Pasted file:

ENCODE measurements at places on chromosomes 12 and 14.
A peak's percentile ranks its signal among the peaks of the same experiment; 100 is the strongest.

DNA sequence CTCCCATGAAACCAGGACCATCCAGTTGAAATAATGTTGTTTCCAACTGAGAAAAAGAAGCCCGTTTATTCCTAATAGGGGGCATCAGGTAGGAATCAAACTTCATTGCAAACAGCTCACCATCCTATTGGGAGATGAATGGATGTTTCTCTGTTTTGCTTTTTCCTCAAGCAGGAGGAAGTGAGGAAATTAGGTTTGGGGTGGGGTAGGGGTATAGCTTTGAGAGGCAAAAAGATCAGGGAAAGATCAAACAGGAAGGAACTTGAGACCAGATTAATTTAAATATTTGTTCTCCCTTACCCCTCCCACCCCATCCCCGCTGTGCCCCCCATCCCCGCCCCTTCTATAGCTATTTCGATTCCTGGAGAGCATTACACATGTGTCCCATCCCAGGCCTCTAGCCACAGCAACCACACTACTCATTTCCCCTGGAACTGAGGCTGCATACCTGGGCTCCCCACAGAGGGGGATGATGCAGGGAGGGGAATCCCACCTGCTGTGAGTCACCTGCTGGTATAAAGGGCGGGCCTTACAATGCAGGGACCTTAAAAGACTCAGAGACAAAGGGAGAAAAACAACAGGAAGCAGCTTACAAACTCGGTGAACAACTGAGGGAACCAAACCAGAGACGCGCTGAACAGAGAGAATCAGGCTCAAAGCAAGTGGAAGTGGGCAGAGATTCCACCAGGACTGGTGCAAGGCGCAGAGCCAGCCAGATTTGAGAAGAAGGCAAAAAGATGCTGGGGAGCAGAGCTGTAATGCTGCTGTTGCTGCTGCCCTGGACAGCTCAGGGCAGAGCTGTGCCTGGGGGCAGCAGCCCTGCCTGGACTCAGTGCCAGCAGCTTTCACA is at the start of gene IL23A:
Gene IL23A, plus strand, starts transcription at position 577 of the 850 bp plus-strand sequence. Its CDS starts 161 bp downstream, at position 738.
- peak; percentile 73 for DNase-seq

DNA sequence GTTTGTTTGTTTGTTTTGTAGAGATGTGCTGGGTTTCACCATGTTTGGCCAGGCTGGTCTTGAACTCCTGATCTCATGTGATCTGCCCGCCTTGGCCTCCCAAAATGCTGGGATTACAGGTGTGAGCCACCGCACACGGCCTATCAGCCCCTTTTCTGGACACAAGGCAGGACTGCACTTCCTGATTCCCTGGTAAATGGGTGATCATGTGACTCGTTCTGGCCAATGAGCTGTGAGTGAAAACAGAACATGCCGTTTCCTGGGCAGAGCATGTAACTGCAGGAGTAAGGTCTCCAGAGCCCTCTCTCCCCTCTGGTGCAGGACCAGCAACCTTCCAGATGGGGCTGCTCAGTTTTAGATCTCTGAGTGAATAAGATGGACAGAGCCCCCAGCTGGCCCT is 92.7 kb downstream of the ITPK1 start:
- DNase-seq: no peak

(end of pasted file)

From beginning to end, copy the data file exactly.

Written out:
ENCODE measurements at places on chromosomes 12 and 14.
A peak's percentile ranks its signal among the peaks of the same experiment; 100 is the strongest.

DNA sequence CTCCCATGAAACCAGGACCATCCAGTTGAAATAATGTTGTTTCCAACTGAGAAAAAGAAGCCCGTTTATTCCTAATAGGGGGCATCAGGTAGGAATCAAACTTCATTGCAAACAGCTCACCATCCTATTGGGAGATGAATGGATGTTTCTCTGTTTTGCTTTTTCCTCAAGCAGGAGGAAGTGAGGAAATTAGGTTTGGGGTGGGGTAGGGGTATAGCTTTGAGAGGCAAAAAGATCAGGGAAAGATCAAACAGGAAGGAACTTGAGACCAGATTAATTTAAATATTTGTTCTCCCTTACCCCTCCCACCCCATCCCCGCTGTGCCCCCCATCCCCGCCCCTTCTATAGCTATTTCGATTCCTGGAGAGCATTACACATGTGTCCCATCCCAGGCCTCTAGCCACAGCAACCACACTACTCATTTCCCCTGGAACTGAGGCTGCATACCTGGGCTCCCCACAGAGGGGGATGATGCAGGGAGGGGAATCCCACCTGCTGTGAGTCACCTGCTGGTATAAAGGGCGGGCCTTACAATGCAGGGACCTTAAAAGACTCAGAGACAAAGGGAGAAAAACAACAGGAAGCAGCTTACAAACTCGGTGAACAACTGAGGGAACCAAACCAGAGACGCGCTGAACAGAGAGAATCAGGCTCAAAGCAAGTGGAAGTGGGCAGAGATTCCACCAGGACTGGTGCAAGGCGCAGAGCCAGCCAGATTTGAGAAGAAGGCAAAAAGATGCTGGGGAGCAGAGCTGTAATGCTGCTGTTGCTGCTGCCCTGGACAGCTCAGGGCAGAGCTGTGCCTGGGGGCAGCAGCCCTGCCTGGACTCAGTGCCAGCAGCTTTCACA is at the start of gene IL23A:
Gene IL23A, plus strand, starts transcription at position 577 of the 850 bp plus-strand sequence. Its CDS starts 161 bp downstream, at position 738.
- peak; percentile 73 for DNase-seq

DNA sequence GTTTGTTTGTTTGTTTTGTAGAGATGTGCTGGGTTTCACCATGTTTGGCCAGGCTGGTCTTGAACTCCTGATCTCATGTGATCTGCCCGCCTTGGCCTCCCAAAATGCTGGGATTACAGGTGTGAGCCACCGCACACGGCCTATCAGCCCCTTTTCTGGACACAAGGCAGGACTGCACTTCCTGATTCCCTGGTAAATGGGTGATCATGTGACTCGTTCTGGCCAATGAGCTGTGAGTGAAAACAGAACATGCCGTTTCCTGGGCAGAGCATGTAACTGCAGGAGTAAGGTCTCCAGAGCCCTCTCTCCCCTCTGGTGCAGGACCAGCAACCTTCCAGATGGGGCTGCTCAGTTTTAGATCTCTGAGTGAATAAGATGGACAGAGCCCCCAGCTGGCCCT is 92.7 kb downstream of the ITPK1 start:
- DNase-seq: no peak